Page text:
The Angry Birds Movie, to its credit, is decidedly in the former camp. It functions, ultimately, in its human-less, broadly reaching storyline, as a parable (or, more precisely, several of them): It has things to say about colonialism (no, seriously!) and about the seductions of consumer culture, and about the compromises that must be made, in a civil society, between the individual interest and the common good. It’s a meditation on family values, and on soft power versus hard, and possibly even—via a leader who ends up being all bluster—on the political rise of Donald J. Trump.
It also features an extended scene that involves an aging bird peeing, loudly, into the sparkling waters of the Lake of Wisdom. And it caps that scene off with a bird who has witnessed the scene uttering the line, “More like the Lake of Wiz!” So this is, to be clear, not the stuff of overt philosophy (or even, in the film’s parlance, the stuff of Ludwing Wittgenswine or Francis Bacon).
But the fact that The Angry Birds Movie took its silly brand and extended it in its own way puts it in league with other recent films—not just The Lego Movie, with all its messages about the dangers of consumerism and conformity, and Inside Out, with its propositions about the workings of human emotions, but also Zootopia (which functions as, among other things, a parable about racial profiling and its consequences)—that similarly use their within-the-context-of-no-context premises as an excuse for allegory. These films aren’t set in the world of 2016. And yet, of course, they have a lot to say about that world. They take the supple symbolism of the comic book—the genre whose films and franchises are so often dismissed as “cash grabs”—to its logical conclusion: They are able to criticize a culture precisely because they locate themselves outside of it.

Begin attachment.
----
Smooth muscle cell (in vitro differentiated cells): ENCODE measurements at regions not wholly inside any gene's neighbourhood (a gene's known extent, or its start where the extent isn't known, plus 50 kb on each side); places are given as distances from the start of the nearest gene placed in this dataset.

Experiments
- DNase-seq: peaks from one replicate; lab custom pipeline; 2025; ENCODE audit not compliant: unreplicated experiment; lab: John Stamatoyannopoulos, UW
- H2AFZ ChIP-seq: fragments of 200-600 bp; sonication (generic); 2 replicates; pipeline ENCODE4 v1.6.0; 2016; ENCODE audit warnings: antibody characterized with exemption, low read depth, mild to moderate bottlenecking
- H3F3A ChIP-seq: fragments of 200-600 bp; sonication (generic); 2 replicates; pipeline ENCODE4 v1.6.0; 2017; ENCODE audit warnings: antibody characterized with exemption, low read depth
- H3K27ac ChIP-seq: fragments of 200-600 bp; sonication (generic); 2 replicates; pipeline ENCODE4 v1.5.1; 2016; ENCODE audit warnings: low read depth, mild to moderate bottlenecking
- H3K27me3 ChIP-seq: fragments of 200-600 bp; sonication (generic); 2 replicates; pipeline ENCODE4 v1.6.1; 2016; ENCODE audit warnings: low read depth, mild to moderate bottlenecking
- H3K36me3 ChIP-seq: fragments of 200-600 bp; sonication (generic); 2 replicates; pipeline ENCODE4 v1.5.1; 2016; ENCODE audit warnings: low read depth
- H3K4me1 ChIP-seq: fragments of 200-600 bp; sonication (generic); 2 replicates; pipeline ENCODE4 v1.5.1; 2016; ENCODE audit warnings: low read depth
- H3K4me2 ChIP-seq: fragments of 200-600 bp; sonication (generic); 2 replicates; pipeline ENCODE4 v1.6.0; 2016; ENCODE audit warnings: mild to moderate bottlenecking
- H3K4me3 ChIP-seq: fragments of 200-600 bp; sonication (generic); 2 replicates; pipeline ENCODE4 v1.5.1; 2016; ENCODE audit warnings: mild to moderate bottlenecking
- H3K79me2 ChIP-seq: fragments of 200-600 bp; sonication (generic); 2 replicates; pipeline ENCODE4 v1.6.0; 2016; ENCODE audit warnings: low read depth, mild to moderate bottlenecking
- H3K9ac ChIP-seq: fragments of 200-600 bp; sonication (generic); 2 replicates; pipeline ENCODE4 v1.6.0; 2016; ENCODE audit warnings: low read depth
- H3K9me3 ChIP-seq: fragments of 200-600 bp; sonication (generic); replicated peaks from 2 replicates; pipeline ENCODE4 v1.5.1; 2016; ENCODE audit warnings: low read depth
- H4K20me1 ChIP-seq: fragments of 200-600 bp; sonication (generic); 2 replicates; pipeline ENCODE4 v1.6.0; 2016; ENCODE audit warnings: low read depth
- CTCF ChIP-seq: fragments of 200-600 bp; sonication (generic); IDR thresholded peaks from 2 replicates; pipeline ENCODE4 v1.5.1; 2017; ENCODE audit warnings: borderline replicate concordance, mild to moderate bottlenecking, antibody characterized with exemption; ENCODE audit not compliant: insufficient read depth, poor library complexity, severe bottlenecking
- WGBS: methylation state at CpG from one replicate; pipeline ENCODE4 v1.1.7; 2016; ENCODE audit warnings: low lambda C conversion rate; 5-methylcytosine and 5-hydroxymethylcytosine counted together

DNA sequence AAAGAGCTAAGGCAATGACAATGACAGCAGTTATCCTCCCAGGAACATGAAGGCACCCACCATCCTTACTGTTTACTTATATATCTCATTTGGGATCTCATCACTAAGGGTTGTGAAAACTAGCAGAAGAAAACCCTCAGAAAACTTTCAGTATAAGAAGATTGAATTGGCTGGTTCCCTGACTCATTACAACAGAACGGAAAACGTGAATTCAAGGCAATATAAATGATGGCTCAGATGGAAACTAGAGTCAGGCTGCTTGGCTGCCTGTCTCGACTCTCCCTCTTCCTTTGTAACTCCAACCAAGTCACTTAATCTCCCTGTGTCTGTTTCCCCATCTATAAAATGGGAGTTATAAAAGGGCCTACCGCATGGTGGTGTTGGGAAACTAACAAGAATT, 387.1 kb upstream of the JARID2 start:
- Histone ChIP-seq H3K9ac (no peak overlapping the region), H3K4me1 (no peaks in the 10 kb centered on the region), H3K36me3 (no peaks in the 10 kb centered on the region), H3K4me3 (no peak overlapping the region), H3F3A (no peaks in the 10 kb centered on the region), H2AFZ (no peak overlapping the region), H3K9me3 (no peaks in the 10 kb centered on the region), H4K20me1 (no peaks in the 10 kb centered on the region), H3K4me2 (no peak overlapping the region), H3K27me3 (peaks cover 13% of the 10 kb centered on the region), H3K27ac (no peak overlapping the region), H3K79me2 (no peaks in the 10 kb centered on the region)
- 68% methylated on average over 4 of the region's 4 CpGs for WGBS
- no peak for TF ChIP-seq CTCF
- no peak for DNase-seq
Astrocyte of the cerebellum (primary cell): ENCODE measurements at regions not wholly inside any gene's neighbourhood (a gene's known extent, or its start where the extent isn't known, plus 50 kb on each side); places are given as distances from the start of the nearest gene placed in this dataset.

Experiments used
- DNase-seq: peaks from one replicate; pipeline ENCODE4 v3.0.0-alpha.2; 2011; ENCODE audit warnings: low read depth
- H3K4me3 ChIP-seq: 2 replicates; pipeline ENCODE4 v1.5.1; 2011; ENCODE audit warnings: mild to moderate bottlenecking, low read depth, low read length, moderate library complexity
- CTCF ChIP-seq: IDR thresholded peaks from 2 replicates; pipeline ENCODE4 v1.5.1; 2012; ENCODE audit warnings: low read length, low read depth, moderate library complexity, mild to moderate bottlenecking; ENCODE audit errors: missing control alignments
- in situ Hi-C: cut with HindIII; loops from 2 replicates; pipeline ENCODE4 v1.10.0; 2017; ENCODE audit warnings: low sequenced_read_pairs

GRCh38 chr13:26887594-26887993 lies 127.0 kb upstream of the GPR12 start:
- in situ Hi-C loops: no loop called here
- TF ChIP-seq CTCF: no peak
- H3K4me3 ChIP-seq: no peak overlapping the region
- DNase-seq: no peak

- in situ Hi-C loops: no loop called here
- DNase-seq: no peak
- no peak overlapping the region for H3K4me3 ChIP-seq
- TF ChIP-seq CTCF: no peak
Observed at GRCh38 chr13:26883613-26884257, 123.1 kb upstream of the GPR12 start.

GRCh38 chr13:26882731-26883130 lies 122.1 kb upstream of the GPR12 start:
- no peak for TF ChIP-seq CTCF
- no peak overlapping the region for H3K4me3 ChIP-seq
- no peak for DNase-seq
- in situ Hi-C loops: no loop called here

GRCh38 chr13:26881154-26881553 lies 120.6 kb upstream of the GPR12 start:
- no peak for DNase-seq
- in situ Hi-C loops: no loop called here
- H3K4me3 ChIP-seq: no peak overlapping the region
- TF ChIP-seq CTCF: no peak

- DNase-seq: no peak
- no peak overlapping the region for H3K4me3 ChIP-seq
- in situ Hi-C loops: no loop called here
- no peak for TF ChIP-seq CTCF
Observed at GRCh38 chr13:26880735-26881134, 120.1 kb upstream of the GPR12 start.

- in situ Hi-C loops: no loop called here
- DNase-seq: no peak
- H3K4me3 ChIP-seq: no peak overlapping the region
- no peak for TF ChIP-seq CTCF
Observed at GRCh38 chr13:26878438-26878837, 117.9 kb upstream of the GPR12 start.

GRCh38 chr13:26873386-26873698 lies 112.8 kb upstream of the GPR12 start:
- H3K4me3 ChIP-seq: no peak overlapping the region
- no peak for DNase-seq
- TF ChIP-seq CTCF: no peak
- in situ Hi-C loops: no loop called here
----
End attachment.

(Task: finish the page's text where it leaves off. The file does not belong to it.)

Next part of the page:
Which is another way of saying that these movies function, effectively, as fairy tales. They use their status as fantasy to impart lessons about reality. And: They treat their massive global audiences—the humans that have been grabbed along with the cash—not as a cause for shame, but as an opportunity for conversation.
Angry Birds, the game, since its launch in 2009, has received more than 3 billion downloads. (To put it in context, there are approximately 7.4 billion people in the world.) Humans around the world have spent billions of hours, cumulatively, playing it. The game is at once a harmless delight and a massive time-suck and a stern rebuke to the idea, espoused by the Internet theorist Clay Shirky and others, that the creative affordances of the digital world might replace television’s mindless distractions with more productive pursuits.
If Angry Birds, the game, rejects that theory, one exploded pig at a time, The Angry Birds Movie complicates it once more. It suggests that even the dumbest distractions can have some literary merit—and, in that, some lessons to impart. The film is not a masterpiece; still, in its affable cinematic serviceability, it’s evidence of one of the happier consequences of Hollywood’s mercenary impulses: the rise of movies that, due to the demands of scale, shed their cultural contexts in favor of more monomythic aspirations. We live, too many of us, in an age defined by anger: about racial injustice, about economic inequality, about a world that is changing more quickly than we are able to keep up with. The Angry Birds Movie manages to be, on top of everything else, a meditation on all that anger—one that, yes, also features one bird telling another to “shut your wormhole.”
It might not be the kind of fairy tale we want, but it’s the one we get. And the one we might keep getting for a while: The closing credits of The Angry Birds Movie, which feature birds dancing and pigs pigging and Demi Lovato singing an innocuous rendition of “I Will Survive,” hint that a sequel is already in the works.